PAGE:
If we go back to a time before all that existed (and few would really care to), then a great deal more of everyone's income was spent locally. But they weren't spending more because by and large they had very little. As you note, the middle class didn't substantially exist until post war industrial boom, which included the great expansion of the auto industry.
    This false argument about automotive expansion being part and parcel of everything good that came out of industrialism and modernization is getting tiresome. It is accurate to say that driving facilitated a lot of purchases and infrastructure projects that stimulated economic growth for a long time. The problem with that, however, was that the growth left an expanding network of sprawling roads and parking lots that eventually grew too big to navigate efficiently. What's more life grew very unpleasant being stuck in traffic all the time to get to the job to pay the bills for the car and house and credit cards that funded the unpleasant lifestyle.

    People didn't question whether this consumer lifestyle was exploiting them, for the most part, because the media keeps touting the idea that it is the people themselves who want more jobs, more money, new cars, new stuff, etc. People want to fit in and not be complainers so they go along with what they perceive as popular economic behavior and beliefs. Exploitation never leads to prosperity, though, so there are always recessions, wars, crime, and other misery that seem to be isolated societal phenomena instead of being connected to the exploitation economy.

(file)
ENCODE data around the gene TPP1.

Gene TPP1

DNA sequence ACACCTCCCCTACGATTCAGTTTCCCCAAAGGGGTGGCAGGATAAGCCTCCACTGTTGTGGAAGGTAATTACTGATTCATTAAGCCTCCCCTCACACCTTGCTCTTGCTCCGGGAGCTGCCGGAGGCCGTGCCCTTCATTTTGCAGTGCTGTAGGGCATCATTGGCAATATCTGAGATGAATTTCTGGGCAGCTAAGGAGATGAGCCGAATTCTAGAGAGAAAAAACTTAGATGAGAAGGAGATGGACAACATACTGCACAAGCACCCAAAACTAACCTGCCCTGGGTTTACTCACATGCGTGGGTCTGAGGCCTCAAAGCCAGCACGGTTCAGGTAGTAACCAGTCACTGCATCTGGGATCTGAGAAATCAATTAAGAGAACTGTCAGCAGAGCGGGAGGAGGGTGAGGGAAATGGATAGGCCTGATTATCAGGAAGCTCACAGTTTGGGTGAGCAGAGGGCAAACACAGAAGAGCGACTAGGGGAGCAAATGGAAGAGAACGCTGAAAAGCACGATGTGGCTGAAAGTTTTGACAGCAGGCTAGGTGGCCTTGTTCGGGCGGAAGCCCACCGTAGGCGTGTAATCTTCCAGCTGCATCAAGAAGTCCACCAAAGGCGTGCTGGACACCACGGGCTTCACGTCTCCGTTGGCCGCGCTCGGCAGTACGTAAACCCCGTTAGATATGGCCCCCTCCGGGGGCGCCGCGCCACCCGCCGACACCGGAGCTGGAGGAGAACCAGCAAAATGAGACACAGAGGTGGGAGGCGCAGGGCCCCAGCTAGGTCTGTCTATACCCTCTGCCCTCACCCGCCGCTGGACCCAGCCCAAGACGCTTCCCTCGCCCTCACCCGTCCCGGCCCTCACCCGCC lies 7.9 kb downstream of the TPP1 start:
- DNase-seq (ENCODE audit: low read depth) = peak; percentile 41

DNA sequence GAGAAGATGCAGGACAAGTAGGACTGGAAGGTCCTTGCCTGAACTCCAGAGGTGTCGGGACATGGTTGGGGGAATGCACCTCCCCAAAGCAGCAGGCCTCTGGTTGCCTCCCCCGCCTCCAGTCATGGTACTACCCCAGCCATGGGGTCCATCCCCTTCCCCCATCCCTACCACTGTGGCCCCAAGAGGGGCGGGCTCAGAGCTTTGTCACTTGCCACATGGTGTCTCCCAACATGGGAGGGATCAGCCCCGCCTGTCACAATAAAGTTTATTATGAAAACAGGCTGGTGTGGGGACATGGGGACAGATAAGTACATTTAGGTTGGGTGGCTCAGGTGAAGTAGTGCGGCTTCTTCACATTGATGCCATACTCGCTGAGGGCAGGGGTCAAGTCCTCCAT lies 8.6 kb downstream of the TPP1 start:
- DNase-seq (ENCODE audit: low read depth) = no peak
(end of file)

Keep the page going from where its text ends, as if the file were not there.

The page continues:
Now you can see that exploitation trumps economic and environmental sustainability in the media because there is more fear that people won't be able to live well if GDP is less, even if they have healthier lifestyles and lower costs of living. So there is resistance to reforms that reduce automotive and other big-ticket expenditures in favor of more affordable transportation, housing, etc. that would leave more money over for the things people really want to spend money but that aren't viewed as necessities, the way cars and expensive mortgages and insurance are.